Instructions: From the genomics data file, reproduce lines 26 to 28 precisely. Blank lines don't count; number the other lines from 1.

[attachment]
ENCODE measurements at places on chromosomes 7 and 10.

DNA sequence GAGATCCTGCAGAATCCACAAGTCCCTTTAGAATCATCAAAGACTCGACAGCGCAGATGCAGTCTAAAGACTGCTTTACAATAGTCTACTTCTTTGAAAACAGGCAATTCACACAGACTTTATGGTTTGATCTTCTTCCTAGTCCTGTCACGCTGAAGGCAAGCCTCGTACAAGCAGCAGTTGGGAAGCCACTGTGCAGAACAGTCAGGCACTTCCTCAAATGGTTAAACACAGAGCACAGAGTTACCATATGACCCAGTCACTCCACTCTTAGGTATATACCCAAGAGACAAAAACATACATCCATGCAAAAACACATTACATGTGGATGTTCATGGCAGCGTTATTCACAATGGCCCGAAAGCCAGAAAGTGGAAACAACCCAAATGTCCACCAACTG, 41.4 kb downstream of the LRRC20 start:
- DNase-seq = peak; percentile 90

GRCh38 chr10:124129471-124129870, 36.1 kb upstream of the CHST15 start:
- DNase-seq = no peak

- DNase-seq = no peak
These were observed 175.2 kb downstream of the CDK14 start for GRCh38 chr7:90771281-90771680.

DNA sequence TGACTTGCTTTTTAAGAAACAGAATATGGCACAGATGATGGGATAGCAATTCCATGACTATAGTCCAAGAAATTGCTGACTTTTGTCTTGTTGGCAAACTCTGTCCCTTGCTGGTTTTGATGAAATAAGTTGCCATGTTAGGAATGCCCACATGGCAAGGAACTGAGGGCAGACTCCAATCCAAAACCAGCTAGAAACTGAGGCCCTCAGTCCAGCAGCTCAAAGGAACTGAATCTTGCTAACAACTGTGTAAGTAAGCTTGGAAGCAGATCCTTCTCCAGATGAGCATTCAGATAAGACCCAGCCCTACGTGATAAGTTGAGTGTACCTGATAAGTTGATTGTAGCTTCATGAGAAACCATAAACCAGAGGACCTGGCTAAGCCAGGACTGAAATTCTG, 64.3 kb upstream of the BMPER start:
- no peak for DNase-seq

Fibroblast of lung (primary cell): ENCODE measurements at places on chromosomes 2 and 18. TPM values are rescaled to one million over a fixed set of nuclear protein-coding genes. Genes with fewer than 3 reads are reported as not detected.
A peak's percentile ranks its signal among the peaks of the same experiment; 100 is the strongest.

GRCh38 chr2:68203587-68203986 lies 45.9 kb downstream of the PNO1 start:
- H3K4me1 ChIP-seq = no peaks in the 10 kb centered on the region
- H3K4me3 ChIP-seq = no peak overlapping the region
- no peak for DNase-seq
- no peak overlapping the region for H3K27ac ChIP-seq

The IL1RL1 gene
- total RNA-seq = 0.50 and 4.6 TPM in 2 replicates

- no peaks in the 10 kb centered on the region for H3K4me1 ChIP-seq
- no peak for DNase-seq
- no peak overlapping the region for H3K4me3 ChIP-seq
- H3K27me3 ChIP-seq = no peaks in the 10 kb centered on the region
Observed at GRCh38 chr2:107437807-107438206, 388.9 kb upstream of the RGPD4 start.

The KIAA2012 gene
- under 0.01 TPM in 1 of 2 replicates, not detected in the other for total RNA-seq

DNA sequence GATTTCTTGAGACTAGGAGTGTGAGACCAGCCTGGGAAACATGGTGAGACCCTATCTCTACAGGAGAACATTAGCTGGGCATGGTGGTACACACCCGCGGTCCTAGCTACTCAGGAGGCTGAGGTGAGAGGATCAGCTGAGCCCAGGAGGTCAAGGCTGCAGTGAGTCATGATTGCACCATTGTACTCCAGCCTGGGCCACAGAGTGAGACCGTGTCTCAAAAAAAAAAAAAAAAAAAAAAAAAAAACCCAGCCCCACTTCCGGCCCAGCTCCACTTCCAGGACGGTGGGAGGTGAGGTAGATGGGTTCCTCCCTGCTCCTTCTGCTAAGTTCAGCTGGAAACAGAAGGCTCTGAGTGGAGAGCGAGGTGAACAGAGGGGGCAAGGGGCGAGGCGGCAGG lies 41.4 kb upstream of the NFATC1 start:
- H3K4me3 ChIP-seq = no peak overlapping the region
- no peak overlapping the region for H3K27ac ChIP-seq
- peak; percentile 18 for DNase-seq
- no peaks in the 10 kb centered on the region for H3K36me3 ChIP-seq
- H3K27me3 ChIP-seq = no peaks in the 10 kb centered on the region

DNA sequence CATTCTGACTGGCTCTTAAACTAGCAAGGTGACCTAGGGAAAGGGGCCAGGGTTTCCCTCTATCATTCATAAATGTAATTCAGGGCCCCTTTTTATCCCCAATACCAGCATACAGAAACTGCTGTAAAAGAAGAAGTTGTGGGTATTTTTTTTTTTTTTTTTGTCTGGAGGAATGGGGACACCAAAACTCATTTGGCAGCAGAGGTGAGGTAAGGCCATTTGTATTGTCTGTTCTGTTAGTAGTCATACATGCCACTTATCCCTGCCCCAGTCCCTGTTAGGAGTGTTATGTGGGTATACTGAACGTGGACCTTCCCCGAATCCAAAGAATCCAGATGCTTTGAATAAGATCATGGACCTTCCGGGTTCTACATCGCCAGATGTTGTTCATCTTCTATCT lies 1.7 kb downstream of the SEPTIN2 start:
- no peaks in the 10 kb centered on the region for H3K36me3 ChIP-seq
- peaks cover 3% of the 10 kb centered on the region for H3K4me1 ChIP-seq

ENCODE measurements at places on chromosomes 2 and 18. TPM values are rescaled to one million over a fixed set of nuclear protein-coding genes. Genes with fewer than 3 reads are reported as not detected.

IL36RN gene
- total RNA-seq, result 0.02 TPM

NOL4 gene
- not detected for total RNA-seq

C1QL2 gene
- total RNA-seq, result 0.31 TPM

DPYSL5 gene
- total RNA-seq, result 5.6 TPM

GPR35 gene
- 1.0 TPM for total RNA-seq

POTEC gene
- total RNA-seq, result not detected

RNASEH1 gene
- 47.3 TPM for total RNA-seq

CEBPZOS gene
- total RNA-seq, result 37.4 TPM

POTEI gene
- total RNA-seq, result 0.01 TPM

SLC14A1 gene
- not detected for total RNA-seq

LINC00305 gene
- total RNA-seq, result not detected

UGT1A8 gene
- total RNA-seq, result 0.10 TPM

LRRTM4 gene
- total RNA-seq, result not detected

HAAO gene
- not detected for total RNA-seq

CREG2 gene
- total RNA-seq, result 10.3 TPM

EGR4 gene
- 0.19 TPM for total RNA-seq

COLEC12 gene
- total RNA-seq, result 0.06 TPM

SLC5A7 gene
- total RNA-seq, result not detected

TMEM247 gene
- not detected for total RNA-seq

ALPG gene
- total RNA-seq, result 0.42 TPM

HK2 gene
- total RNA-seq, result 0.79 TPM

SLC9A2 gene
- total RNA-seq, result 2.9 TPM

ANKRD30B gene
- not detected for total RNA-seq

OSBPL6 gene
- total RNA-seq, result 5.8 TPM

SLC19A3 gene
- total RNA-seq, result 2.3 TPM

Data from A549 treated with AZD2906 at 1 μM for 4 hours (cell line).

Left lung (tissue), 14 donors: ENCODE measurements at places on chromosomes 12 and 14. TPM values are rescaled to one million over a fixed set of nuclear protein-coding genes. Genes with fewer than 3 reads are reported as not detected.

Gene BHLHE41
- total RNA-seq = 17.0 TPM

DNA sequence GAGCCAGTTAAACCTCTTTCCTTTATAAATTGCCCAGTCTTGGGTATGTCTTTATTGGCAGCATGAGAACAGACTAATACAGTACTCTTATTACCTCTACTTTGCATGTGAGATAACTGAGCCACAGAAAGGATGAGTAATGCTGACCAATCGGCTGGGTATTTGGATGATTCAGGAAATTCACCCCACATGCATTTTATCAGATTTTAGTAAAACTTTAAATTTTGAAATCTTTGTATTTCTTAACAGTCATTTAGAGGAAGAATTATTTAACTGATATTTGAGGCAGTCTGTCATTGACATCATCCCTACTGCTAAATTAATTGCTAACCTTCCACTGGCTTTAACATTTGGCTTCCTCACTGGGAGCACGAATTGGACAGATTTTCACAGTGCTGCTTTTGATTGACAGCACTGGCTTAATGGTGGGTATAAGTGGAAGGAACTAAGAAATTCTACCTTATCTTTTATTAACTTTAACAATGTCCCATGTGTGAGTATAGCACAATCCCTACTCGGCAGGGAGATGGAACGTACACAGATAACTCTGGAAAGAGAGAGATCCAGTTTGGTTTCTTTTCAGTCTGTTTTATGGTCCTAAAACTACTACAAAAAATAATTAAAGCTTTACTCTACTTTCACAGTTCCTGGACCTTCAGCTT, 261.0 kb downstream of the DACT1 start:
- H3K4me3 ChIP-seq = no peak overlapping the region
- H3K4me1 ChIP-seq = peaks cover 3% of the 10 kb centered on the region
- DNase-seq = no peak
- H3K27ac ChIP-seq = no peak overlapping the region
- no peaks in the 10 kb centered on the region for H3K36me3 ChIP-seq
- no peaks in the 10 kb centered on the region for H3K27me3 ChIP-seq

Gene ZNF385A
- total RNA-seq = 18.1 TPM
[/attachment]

DNA sequence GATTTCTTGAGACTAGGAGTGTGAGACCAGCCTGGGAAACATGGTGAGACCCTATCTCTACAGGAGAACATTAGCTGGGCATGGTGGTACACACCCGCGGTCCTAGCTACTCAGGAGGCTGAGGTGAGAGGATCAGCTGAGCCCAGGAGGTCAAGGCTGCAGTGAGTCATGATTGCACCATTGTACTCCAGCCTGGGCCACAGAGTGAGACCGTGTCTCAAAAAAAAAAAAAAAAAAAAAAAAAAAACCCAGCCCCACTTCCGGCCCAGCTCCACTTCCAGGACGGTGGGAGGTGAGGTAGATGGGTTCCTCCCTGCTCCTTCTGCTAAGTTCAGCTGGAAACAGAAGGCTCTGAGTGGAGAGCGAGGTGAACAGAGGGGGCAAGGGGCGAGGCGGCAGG lies 41.4 kb upstream of the NFATC1 start:
- H3K4me3 ChIP-seq = no peak overlapping the region
- no peak overlapping the region for H3K27ac ChIP-seq